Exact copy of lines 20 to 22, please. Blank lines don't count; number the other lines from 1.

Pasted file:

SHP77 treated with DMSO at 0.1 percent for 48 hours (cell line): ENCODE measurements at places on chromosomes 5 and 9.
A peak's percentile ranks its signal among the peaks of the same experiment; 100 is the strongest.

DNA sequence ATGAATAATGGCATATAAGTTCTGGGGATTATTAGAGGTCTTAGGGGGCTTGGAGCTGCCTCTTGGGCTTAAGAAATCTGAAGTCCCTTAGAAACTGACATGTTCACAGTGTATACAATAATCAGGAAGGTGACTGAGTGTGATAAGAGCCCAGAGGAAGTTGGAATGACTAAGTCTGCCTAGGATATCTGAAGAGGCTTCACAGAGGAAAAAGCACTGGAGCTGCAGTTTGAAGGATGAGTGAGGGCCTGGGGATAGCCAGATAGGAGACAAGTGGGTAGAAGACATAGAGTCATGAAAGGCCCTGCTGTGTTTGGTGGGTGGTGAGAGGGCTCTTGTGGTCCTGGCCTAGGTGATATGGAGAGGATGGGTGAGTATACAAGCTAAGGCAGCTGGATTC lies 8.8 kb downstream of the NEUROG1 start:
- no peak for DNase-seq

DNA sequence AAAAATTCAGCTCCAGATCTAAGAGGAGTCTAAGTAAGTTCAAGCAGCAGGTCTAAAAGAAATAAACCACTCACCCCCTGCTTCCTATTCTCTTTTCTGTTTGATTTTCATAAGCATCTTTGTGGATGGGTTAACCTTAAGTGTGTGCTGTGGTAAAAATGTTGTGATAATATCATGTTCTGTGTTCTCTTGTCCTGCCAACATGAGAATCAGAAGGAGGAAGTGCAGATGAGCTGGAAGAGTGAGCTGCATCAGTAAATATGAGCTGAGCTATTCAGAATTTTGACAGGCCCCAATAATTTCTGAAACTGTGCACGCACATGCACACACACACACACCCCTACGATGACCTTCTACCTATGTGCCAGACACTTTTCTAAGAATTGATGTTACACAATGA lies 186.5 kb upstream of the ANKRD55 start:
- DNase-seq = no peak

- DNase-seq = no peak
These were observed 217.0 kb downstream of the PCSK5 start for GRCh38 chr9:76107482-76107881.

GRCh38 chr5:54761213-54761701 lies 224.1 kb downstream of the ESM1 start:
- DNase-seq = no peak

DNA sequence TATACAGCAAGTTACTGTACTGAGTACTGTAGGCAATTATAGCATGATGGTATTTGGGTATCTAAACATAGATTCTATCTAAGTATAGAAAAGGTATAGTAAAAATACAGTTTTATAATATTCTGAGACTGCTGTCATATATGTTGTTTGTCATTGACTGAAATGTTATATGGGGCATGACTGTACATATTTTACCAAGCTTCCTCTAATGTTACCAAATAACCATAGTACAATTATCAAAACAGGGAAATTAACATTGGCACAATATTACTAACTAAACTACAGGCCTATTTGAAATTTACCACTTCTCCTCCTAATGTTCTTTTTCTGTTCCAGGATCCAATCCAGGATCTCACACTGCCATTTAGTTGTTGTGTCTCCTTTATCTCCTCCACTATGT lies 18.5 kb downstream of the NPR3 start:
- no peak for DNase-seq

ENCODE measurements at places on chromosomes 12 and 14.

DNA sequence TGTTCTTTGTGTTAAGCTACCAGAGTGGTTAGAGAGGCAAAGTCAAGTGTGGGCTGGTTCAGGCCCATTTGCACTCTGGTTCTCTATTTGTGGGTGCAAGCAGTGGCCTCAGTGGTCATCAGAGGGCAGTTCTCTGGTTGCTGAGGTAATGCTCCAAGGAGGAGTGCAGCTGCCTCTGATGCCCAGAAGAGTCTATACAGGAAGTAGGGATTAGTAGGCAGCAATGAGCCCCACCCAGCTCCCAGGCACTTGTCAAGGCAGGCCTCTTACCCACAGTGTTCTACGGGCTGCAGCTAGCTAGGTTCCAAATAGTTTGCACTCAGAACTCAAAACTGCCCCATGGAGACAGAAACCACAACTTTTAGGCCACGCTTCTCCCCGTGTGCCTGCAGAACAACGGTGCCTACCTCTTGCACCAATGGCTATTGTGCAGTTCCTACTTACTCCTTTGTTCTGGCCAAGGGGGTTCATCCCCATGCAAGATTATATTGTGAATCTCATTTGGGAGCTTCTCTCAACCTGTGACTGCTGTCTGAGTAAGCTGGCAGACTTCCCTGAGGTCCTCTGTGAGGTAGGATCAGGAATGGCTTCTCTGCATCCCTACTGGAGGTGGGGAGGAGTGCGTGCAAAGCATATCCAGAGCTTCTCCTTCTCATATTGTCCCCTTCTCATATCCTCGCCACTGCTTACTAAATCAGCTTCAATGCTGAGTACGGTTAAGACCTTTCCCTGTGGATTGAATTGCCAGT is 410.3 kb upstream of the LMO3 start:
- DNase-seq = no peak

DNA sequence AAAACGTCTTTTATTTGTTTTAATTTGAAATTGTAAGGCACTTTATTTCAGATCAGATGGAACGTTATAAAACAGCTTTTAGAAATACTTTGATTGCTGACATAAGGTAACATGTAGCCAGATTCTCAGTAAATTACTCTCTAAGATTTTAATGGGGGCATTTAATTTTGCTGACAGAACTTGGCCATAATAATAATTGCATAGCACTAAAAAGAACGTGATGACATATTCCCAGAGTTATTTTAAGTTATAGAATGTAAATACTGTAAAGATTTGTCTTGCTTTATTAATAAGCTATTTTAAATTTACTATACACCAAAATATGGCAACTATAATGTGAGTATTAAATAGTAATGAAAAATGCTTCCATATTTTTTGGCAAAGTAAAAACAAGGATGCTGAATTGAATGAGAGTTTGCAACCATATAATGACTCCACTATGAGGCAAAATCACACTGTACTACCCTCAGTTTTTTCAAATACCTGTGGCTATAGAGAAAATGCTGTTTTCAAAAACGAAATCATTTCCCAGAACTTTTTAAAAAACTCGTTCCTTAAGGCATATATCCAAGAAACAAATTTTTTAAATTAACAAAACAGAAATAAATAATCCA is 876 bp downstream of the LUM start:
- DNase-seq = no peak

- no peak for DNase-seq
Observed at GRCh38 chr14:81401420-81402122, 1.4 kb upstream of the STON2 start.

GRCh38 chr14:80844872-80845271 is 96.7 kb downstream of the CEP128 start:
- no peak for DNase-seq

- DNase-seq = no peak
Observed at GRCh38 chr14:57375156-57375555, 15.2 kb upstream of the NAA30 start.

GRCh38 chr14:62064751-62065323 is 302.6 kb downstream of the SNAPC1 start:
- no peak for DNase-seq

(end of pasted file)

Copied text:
GRCh38 chr14:80844872-80845271 is 96.7 kb downstream of the CEP128 start:
- no peak for DNase-seq

- DNase-seq = no peak